Editorial: Let us speak freely – We must uphold the right to post anonymous comments on Internet

AnonymousOnlineComicWe’ve all seen them. We all hate them: the countless bloggers, tweeters and commenters who incessantly force their consciousness into the Internet under the faceless mask of anonymity. And let’s face it: We do it, too.

Thanks to constantly developing technology, this is inescapable and pervasive. However, a recent bill proposed by an Illinois senator suggests these commenters should be ripped free of their masks and that anonymous Internet posts should be done away with completely.

Though anonymity on the Internet can be a huge problem contributing to bullying, racism and regular irresponsibility with words, it is a necessary evil. We don’t see it often, but there is a good side to anonymity on the Internet.

Proposed by Illinois state Sen. Ira Silverstein, the Internet Posting Removal Act would require anonymous website comment posters to reveal their identities if they want to keep their comments online. Anonymous posters would also have to agree to attach their names to the post and confirm their IP address, legal name and home address.

First, this bill would be a complete infringement of privacy.

The beauty of the Internet is that it is a unifying medium for people without the need for physical contact. We know the Internet is a dangerous place, but forcing all commenters to reveal their home address and legal name is just asking for unnecessary conflict with anyone who may disagree with their views.

Furthermore, this bill would limit the marketplace of ideas that the Internet provides and endanger people’s confidence to speak their minds on sensitive subjects. Heated subjects like gay marriage, religion, politics and racism, which are still somewhat taboo in the real world, are discussed with great enthusiasm online by people who want to speak out while still protecting their reputations and jobs.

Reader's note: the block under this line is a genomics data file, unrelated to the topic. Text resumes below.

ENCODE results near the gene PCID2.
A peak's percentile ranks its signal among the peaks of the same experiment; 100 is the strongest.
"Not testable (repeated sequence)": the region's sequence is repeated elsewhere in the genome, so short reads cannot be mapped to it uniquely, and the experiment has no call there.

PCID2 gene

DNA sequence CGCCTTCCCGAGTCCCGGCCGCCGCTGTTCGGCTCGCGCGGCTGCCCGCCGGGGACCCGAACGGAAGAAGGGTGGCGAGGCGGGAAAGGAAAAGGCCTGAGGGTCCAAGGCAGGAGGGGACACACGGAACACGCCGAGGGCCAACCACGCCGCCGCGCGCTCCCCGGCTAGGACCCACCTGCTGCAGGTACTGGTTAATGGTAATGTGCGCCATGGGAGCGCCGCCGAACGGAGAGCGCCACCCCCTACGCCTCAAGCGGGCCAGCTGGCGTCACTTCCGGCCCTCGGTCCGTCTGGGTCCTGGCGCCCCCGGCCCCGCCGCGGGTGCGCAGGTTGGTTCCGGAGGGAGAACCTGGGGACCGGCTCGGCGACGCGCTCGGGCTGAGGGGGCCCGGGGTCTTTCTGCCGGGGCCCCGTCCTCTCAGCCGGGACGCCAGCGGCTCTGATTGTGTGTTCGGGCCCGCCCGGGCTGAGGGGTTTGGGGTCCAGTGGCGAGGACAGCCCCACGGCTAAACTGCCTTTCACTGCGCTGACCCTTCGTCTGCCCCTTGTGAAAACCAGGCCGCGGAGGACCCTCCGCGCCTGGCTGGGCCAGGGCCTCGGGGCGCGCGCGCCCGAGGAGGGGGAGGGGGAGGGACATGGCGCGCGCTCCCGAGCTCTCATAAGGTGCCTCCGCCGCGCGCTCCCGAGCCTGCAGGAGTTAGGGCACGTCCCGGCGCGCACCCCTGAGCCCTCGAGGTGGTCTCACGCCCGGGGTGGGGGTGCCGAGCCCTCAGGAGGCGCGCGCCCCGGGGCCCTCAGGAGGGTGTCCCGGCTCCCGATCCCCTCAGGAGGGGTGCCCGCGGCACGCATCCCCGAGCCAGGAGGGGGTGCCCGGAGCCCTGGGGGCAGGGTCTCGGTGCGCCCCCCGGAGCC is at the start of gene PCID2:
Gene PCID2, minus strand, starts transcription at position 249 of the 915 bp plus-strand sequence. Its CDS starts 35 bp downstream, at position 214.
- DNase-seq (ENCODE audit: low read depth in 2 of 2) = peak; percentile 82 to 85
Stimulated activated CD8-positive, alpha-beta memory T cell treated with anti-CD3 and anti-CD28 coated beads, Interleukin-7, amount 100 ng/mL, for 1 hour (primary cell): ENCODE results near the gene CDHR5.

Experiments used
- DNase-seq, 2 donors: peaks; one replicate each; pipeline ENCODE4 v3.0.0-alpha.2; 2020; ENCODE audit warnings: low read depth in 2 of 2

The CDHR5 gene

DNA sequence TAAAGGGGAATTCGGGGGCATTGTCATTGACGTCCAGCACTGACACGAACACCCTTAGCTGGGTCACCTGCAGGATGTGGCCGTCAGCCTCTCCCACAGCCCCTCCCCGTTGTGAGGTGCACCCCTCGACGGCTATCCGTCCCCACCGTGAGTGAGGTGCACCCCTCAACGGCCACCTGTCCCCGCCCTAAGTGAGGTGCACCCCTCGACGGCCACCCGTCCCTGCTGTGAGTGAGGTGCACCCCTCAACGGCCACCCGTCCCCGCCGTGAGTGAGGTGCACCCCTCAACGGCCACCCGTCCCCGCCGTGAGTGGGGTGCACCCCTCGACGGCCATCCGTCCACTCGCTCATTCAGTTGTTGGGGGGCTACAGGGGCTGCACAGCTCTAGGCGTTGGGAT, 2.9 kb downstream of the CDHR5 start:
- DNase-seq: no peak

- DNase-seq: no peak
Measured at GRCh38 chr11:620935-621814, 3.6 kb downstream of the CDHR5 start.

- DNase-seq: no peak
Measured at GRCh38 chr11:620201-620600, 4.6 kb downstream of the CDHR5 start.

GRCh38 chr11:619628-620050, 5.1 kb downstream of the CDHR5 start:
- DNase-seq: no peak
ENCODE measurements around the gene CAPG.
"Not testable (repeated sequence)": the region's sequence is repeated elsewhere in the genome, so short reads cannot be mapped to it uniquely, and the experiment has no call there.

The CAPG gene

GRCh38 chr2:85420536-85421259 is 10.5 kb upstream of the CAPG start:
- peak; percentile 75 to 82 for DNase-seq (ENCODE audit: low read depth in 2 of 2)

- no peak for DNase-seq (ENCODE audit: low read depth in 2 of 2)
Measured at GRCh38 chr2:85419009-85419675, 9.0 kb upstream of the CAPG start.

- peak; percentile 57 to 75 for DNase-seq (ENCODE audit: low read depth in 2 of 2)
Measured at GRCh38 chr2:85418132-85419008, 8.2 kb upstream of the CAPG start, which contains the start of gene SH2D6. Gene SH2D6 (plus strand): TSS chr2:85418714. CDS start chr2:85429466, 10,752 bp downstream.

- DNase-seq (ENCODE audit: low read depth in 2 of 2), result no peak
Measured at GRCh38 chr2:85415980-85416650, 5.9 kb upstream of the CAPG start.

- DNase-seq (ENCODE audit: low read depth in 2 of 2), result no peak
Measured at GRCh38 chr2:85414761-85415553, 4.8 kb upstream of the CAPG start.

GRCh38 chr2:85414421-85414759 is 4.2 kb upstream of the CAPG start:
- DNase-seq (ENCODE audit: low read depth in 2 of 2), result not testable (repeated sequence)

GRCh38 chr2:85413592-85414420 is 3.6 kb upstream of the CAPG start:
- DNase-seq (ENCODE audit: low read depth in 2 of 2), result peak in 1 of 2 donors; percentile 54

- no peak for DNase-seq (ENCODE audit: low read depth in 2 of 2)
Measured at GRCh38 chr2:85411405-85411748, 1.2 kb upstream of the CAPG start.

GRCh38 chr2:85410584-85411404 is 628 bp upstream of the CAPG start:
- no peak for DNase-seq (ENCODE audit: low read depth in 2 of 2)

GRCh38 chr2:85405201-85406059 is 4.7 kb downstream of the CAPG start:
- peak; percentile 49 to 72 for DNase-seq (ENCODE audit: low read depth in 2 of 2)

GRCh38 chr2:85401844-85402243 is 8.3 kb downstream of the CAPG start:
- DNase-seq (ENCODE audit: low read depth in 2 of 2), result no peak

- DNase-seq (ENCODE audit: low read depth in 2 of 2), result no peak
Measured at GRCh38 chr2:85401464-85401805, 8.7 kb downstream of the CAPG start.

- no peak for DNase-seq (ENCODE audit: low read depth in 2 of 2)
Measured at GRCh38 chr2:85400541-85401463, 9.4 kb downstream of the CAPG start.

Enacting the anti-anonymity bill would increase the possibility of people’s livelihoods and reputations being damaged by harsh judgments of their comments.

There isn’t supposed to be any retribution at work or school for having given your honest opinion on something you care about, but in reality, there can be serious repercussions for speaking your mind.

We hear stories of people being fired because they posted their political or religious views online, though employers are specifically restricted from hiring or terminating someone based on these beliefs according to federal law. The anti-anonymity bill would only destroy one of the last safe havens we have for truly open discussion on things we are afraid or forbidden to talk about in real life.

What’s more, this bill is unconstitutional. Several Supreme Court cases have upheld the right to publish and distribute anonymous pamphlets or handbills. Being able to distribute information under pseudonyms or even no name at all has been an essential factor in the formation of this country.

In 1960, in the case of Talley v. California, a man was convicted of violating a city ordinance that prohibited the distribution of any information that did not have a name and address attached to it. The man protested the ordinance, saying it was a violation of his First and Fourteenth Amendment rights.

The Supreme Court reversed the man’s conviction and deemed the ordinance unconstitutional, asserting that anonymous leafleting and pamphleteering is protected speech.

Several similar cases appeared in Arizona, Arkansas, Massachusetts and so on. And in every case, the court upheld its tendency to support of anonymous leafleting. There is no reason on earth why this should not apply to online posts as well.

The Federalist Papers were published under fictitious names, along with other anonymous works that helped the colonies of old adopt the very Constitution that is threatened by this bill.

Protestants in the 16th and 17th century England often found that anonymous pamphleteering was their only recourse for protesting the monarchy’s then-repressive and authoritative policies on religion. The most powerful speeches against slavery were published under fake names for fear of public ridicule, being tarred and feathered or even hanged.

Anonymity, while not always necessary, is often essential to maintain freedom of expression.

The most important moments in American history have come about based on this fact. The Internet Posting Removal Act would only serve to repress free speech more than it already has been repressed in this post-9/11 world.

Yes, the world is more dangerous and sensitive than it has ever been thanks to the Internet, but the solution is not to violate our individual rights.

We should know.

It’s never worked before.